Example 1. For an adult recipient, IgG levels were below 600 mg/dL pre-cellular therapy infusion and continue to be low post-infusion. This is reported as a toxicity, even though IgG level were below 600 mg/dL pre-infusion.

Example 2. For an adult recipient, IgG levels were below 600 mg/dL pre-cellular therapy infusion and continues to be low post-infusion and immunoglobulin replacement therapy (IVIG) was given post-infusion. This is reported as a toxicity, even though IgG level were below 600 mg/dL pre-infusion.

Example 3. For an adult recipient, IgG levels were never below 600 mg/dL, but levels were decreasing post-infusion and immunoglobulin replacement therapy (IVIG) was given. This is not reported as a toxicity since the IgG levels were never below 600 mg/dL, even though immunoglobulin replacement therapy was given.

Example 4. For an adult recipient, IVIG was administered prophylactically, but IgG levels were never below 600 mg/dL. This is not reported as a toxicity since the IgG levels were never below 600 mg/dL

If IgG dropped below 600 (or 500 for children ages 4 – 10) in the reporting period, regardless if the IgG was below 600 prior to infusion, or if the IgG was below 600 (or 500 for children ages 4 – 10) and persistent into the current reporting period, report hypogammaglobulinemia developed or persisted in this reporting period, by selecting Yes. If hypogammaglobulinemia did not develop in this reporting period, select No and continue with question 136.

Report Unknown if the IgG levels were not tested in the reporting period.

Questions 130: Was the date of onset previously reported?

If the hypogammaglobulinemia was diagnosed in a previous reporting period, symptoms continue into this reporting period, and the date has already been reported, select Yes and continue with question 136. If hypogammaglobulinemia was not diagnosed in a prior reporting period, report No and enter the date of hypogammaglobulinemia diagnosis in question 131.

Questions 131: Date of onset:

Report the date (YYYY-MM-DD) when the hypogammaglobulinemia was documented by either a physician / health care provider or determined by lab results. Immunoglobulin replacement therapy (IVIG) is not required for the diagnosis of hypogammaglobulinemia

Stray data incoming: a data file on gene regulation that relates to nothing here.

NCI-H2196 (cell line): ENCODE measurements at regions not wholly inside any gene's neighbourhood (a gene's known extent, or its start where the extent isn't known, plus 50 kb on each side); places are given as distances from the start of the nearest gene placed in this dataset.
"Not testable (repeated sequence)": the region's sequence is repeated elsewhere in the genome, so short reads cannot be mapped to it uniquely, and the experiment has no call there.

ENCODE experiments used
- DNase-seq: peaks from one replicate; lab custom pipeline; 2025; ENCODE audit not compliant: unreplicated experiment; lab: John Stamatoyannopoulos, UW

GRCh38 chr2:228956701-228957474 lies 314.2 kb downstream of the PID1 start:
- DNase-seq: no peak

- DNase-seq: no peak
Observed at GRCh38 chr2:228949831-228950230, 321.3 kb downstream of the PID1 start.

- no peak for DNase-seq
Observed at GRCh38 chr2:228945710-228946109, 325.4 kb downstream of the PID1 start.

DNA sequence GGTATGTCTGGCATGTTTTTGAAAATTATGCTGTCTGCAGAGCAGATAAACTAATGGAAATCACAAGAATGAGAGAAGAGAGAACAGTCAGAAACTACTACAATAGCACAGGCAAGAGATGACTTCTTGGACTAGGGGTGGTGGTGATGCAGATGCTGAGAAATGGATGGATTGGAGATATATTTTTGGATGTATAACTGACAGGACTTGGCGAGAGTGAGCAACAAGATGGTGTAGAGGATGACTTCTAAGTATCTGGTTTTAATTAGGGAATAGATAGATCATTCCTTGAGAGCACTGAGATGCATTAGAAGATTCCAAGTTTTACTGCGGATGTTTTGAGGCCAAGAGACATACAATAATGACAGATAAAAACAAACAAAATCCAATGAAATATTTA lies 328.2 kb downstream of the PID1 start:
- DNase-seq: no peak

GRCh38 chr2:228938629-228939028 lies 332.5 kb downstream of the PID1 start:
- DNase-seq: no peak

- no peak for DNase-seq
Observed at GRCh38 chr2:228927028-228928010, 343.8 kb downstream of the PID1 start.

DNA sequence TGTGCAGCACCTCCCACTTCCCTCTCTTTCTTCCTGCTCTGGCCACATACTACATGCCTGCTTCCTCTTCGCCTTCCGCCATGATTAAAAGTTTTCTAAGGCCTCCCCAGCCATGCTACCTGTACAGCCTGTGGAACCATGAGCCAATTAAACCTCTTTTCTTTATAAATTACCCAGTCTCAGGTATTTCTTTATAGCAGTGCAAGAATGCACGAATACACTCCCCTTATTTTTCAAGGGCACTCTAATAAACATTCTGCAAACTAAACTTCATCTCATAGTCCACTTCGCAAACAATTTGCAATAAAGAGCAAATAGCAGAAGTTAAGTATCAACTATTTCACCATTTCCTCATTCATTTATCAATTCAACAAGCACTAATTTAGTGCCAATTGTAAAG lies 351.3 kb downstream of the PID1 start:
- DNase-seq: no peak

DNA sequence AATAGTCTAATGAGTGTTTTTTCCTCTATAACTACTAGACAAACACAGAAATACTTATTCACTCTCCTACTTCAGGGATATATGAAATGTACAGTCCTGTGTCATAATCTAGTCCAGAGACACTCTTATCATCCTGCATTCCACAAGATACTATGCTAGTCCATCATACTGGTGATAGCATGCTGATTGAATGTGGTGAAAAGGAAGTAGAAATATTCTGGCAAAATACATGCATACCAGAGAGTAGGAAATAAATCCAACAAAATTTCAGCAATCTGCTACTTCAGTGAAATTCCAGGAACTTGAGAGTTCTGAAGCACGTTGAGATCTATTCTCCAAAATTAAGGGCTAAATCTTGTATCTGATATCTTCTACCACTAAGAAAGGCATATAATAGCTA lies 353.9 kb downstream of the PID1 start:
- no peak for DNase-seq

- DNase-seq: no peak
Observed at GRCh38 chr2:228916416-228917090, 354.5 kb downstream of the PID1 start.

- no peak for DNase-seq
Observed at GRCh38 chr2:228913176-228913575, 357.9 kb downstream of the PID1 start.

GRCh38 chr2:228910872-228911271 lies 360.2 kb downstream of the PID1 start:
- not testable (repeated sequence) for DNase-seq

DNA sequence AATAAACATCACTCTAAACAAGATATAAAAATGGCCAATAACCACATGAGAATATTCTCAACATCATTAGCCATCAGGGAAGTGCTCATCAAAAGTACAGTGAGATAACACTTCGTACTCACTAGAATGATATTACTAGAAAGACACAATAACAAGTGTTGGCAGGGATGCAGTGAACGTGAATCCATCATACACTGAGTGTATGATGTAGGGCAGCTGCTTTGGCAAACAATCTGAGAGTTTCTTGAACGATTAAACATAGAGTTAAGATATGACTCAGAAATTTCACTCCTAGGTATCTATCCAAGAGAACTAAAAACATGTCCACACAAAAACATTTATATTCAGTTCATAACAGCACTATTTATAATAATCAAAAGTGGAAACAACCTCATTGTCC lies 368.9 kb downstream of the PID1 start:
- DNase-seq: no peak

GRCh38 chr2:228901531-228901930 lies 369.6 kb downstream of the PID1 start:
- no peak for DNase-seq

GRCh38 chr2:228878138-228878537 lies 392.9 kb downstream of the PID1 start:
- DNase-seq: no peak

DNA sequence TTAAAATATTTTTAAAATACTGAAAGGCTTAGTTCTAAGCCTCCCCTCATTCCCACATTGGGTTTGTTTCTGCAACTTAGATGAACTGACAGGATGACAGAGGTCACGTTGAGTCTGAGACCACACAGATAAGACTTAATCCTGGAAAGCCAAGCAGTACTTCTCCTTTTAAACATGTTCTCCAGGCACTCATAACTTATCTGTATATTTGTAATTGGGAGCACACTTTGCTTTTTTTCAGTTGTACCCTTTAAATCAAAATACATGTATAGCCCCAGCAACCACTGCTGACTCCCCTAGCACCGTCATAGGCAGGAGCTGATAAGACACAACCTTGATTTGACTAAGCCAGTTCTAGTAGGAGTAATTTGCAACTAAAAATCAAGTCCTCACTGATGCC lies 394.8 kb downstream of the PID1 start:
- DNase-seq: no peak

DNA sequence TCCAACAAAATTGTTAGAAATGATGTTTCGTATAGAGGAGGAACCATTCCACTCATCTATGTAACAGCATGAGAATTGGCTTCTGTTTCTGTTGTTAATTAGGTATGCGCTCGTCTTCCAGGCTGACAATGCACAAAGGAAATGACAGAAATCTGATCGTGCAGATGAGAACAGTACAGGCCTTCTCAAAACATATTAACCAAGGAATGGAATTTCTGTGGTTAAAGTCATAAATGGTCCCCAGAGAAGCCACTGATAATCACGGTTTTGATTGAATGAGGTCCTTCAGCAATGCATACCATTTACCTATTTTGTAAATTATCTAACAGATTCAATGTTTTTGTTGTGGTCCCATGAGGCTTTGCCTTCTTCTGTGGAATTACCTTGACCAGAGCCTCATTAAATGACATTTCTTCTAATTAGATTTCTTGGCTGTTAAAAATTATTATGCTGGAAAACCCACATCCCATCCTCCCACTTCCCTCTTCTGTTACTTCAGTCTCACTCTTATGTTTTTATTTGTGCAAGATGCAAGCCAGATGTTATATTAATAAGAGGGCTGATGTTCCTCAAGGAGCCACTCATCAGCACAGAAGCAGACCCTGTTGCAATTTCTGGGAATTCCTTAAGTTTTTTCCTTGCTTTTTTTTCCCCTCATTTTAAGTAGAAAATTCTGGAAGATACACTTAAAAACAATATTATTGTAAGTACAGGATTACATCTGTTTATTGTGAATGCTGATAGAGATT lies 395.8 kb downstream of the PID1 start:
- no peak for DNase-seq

Example 1. IgG levels were measures at 450 mg/dL on June 1; however, immunoglobulin replacement therapy (IVIG) was not given and on June 15, IgG levels had dropped to 400, immunoglobulin replacement therapy was given as this time. Report the onset date as June 1.

Example 2. IgG levels were measures at 450 mg/dL on May 15, no immunoglobulin replacement therapy (IVIG). Report the onset date as May 15.

If the exact date is unknown, please view General Instructions, General Guidelines for Completing Forms for more information on reporting partial and unknown dates.

Questions 132-133: Did hypogammaglobulinemia resolve?

Hypogammaglobulinemia can be reported as resolved if there are sustained normal levels of IgG in the blood without the need for IVIG infusions for 3 consecutive months.

Example 1. IgG levels were measures at 450 mg/dL on June 1; immunoglobulin replacement therapy (IVIG) was given on June 15. IgG levels were monitored for the next 4 months and no further immunoglobulin replacement therapy (IVIG) was given. IgG levels went above 600 mg/dL on September 15 and continued to rise. Report the resolution date as the first test result that was greater than 600 mg/dL (September 15).

Example 2. IgG levels were measures at 450 mg/dL on May 15, no immunoglobulin replacement therapy (IVIG) is given. IgG levels were monitored and went above 600 mg/dL on June 3 and normal levels were sustained. Report resolution date as the first test result that was greater than 600 mg/dL (June 3).

Example 3. IgG levels were measures at 450 mg/dL on June 1; immunoglobulin replacement therapy (IVIG) was given on June 15. IgG levels were not monitored, and the recipient has returned to their primary oncologist. In the absence of any testing, the resolution date can be reported as the date 3 months after the last IVIG infusion.

Example 4. For an adult recipient, IgG levels were measured at 450 mg/dL on June 1; immunoglobulin replacement therapy (IVIG) was given on June 15. IgG levels were monitored over the next three and a half months and no further immunoglobulin replacement therapy (IVIG) was given. IgG levels were tested, and measured greater than 600 mg/dL, on August 29 (2.5 months after last IVIG infusion) and September 25 (3.2 months after the last IVIG infusion). The resolution date should be greater than or equal to 3 months after the last IVIG infusion; therefor September 25 should be reported as the resolution date.

If the hypogammaglobulinemia resolved, select Yes in question 132 and report the resolution date (YYYY-MM-DD) in question 133 as documented by a physician or other health care provider in the progress note or chart.

Questions 134-135: Did recipient require immunoglobulin replacement therapy?

Replacement therapy is given to prevent infections. If the recipient required immunoglobulin replacement therapy (IVIG) as a result of hypogammaglobulinemia that developed post-infusion, select Yes and indicate if the recipient is still requiring the therapy on the contact date for this reporting period. If the last immunoglobulin replacement therapy (IVIG) was given less than 3 months from the date of contact, report Yes unless it’s clearly stated in the medical record that no more immunoglobulin replacement therapy is required.

Questions 136: Tumor lysis syndrome